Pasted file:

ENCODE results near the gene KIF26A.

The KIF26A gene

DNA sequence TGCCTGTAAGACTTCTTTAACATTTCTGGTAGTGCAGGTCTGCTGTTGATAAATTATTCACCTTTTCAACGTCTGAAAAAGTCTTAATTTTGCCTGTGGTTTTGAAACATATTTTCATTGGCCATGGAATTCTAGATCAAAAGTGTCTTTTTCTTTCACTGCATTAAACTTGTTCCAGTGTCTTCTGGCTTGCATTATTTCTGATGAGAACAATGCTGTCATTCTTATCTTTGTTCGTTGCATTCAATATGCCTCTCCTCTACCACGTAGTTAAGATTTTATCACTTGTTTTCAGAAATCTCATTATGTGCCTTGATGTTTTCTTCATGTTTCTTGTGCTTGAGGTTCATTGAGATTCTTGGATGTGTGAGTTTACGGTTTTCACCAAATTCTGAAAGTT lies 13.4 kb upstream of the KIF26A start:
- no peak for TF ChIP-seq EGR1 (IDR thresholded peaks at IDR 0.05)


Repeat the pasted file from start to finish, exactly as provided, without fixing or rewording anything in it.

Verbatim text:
ENCODE results near the gene KIF26A.

The KIF26A gene

DNA sequence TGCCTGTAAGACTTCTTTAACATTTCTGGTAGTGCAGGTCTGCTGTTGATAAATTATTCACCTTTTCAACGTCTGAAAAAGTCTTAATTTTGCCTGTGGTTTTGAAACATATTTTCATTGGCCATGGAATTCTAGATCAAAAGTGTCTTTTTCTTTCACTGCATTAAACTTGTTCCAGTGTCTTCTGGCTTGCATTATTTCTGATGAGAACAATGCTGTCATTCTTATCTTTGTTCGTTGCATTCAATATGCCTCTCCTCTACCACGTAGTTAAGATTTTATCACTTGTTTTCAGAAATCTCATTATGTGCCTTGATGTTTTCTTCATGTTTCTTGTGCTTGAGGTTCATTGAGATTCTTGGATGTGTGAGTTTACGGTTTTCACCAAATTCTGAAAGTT lies 13.4 kb upstream of the KIF26A start:
- no peak for TF ChIP-seq EGR1 (IDR thresholded peaks at IDR 0.05)